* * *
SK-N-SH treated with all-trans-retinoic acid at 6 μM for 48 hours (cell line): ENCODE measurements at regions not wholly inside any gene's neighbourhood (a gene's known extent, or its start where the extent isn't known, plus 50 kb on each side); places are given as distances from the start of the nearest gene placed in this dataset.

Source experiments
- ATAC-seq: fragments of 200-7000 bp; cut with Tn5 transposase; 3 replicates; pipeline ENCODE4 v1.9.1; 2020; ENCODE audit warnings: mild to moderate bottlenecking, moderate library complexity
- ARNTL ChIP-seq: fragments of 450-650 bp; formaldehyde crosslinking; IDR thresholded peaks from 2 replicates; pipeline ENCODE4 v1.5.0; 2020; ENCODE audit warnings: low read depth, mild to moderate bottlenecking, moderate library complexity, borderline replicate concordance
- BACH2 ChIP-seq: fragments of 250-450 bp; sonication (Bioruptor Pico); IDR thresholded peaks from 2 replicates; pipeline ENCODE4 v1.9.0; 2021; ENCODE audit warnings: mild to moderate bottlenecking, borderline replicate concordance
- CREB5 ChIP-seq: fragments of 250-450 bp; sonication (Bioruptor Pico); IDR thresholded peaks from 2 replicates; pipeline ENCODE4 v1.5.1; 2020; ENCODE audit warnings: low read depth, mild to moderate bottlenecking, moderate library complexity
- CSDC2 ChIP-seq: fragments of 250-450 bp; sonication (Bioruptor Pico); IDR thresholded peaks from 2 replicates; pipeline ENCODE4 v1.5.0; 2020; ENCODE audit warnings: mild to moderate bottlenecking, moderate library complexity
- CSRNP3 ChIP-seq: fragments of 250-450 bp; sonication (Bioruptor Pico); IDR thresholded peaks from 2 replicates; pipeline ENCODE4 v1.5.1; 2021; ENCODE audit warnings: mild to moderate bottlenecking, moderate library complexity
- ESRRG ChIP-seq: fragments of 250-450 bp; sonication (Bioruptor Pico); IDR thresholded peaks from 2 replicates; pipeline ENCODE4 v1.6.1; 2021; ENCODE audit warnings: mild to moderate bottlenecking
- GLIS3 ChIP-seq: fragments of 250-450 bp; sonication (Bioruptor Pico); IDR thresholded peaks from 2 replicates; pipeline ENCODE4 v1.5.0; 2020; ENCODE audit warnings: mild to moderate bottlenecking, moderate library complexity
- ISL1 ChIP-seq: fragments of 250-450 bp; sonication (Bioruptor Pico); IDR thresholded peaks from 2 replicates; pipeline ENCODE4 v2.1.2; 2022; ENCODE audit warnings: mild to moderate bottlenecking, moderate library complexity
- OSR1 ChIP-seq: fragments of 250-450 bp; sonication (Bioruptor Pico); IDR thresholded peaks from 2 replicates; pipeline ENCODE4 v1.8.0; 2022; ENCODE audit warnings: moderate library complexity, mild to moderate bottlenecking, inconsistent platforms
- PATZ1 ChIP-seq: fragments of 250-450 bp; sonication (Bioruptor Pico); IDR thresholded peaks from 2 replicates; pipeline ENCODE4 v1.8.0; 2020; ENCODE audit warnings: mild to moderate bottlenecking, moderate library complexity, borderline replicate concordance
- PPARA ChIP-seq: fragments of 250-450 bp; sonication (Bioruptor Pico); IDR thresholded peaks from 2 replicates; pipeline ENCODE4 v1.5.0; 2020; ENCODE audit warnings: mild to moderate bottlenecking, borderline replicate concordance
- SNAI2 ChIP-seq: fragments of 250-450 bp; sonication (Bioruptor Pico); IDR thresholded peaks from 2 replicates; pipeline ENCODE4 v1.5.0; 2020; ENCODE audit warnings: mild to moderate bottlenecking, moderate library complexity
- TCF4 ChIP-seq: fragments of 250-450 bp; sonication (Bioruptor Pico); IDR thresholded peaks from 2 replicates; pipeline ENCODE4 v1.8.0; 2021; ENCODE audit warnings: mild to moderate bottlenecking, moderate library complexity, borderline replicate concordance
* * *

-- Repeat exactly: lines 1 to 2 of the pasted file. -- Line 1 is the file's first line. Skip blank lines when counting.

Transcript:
SK-N-SH treated with all-trans-retinoic acid at 6 μM for 48 hours (cell line): ENCODE measurements at regions not wholly inside any gene's neighbourhood (a gene's known extent, or its start where the extent isn't known, plus 50 kb on each side); places are given as distances from the start of the nearest gene placed in this dataset.

Source experiments